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Audioslave

Maybe some other straight guys share this feeling, but I've long nurtured a serious man-crush on rock singer Chris Cornell. There, I said it.

Since hearing him back in the 1980s with the mighty Seattle band Soundgarden and the one-off project Temple of the Dog, and right through his recent work with Audioslave, Cornell's panther-in-heat yowl has defined the classic hard-rock sound for me as much as did Robert Plant's wail in Led Zeppelin. Having built an artistic persona that balances cock-rock strutting and sensitive-guy thoughtfulness, he works that old formula: Women want to be with him, and men want to be him.

Although the first two Audioslave albums earned their praise, Cornell's vocals and the warp-drive blues-rock of the power trio (former members of Rage Against the Machine) finally have melded seamlessly.

One wonders about the state of Cornell's private life, especially considering that the CD begins and ends with what are essentially pissed-off kiss-offs. You might figure "Revelations" is about enlightenment, but Cornell sarcastically sings, "Such a shame that I wouldn't know by now your revelations." And on "Moth," he tells a former object of desire, "I don't fly around your fire anymore."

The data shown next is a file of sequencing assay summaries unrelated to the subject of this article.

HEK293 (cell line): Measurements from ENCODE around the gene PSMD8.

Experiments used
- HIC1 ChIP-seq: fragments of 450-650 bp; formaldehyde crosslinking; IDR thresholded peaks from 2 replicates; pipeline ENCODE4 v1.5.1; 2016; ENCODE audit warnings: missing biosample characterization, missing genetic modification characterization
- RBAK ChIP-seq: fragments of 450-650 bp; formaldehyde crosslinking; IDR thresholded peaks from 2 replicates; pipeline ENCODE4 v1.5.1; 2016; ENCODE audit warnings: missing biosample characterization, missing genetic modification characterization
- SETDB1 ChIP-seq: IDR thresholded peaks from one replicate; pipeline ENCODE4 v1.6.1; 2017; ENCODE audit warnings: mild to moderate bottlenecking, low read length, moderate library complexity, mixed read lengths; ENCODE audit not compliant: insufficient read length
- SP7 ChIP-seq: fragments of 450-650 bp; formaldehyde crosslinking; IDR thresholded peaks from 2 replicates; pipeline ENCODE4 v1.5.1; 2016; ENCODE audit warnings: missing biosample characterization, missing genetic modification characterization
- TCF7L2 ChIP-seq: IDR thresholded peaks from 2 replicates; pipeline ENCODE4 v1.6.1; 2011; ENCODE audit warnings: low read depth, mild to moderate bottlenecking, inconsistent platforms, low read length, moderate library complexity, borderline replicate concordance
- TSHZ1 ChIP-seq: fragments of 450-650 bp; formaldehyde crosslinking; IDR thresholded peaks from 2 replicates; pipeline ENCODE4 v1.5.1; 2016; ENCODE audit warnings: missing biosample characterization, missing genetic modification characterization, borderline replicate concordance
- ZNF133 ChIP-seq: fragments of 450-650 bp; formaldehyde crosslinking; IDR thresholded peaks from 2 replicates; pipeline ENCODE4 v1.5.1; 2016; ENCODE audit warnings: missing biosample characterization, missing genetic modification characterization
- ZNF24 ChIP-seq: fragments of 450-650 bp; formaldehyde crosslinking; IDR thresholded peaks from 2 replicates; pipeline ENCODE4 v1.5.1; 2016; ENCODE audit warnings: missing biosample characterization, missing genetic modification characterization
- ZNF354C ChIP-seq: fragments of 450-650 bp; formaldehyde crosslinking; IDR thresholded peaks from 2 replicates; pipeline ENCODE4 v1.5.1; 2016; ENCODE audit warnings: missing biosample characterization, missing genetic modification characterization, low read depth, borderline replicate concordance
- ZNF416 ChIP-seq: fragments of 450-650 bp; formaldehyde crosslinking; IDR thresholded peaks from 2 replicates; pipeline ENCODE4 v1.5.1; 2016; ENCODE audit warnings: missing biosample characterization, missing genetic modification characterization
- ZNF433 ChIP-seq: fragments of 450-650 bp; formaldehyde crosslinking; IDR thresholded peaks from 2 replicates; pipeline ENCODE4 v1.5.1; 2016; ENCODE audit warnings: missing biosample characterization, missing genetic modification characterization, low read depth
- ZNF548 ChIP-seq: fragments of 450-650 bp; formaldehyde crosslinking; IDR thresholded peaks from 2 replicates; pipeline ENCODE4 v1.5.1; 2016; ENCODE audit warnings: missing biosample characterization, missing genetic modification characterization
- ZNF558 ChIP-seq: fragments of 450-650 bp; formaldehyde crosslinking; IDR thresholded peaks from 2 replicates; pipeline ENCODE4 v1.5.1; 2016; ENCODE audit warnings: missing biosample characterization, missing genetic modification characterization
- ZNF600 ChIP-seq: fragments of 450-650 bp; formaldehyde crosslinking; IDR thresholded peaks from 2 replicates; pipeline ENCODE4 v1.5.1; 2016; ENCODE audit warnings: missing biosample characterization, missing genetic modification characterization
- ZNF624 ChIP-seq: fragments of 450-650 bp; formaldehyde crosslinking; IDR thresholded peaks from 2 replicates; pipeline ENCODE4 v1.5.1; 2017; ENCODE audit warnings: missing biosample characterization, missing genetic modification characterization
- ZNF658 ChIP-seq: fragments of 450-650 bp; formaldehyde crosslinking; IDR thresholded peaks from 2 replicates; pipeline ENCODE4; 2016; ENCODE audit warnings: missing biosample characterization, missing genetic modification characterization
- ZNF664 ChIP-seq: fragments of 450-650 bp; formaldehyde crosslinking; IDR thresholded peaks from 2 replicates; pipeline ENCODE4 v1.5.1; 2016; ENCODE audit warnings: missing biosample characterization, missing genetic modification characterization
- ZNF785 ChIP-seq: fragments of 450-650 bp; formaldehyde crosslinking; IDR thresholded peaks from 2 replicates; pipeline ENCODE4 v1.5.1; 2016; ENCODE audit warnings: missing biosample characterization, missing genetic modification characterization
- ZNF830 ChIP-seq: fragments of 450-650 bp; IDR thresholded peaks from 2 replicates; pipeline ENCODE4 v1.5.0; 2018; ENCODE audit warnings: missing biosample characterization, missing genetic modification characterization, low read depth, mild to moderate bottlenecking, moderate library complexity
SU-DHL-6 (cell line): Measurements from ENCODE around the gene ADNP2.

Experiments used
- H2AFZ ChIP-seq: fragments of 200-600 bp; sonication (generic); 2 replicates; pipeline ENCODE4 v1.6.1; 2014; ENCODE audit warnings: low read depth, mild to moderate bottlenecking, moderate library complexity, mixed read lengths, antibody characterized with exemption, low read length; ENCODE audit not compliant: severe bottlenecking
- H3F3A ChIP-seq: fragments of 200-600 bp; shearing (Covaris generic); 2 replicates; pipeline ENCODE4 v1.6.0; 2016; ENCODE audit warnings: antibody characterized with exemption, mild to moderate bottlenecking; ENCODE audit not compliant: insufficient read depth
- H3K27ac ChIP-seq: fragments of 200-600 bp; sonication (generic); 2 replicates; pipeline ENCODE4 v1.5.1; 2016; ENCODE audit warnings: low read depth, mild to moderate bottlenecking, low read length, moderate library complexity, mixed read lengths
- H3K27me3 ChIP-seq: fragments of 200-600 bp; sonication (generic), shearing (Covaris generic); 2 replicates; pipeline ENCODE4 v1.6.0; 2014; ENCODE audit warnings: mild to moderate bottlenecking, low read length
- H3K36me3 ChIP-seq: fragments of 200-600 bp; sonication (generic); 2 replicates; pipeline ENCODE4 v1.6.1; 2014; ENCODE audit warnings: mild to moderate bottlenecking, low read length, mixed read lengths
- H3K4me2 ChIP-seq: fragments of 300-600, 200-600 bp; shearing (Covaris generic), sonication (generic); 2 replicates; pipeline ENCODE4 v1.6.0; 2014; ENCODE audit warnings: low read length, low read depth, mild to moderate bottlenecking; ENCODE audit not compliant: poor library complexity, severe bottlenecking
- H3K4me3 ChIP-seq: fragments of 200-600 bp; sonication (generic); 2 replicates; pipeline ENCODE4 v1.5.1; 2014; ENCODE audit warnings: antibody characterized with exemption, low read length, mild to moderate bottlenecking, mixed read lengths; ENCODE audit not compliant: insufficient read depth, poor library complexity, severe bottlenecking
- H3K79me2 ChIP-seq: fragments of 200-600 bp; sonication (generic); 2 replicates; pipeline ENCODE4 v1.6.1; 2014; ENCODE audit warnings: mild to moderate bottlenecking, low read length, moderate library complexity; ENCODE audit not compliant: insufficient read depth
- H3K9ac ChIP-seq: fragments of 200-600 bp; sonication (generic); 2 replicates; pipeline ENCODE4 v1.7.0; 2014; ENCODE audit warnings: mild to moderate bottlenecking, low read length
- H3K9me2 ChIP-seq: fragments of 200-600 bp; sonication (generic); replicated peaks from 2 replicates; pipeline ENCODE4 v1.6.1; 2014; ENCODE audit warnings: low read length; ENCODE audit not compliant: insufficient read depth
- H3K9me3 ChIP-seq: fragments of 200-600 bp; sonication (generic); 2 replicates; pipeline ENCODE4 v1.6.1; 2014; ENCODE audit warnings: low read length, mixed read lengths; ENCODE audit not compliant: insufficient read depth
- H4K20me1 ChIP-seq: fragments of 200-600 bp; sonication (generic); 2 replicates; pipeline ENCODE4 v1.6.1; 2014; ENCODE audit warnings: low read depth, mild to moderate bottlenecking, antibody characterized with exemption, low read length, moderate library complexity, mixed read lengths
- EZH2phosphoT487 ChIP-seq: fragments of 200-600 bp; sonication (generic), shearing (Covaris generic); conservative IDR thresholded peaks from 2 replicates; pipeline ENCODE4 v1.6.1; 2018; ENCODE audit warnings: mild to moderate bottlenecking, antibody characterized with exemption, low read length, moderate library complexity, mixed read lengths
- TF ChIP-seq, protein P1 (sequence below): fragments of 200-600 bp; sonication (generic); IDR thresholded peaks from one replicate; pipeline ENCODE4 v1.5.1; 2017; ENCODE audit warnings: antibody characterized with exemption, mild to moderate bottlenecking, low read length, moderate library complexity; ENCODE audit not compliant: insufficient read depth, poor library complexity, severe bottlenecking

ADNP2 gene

Guitarist Tom Morello especially shines, building towering stacks of power riffs, occasionally not unlike those of Jimmy Page, but also integrating his trademark imitations of turntable scratching on such tunes as "Original Fire" and "Broken City." And on "One and the Same," Morello unleashes the wickedest wah-wah leads heard since perhaps the 1970s. Brad Wilk also does a sweet job of re-creating John Bonham's heavy-footed groove on the drums, further establishing Audioslave as the 21st-century Led Zep.

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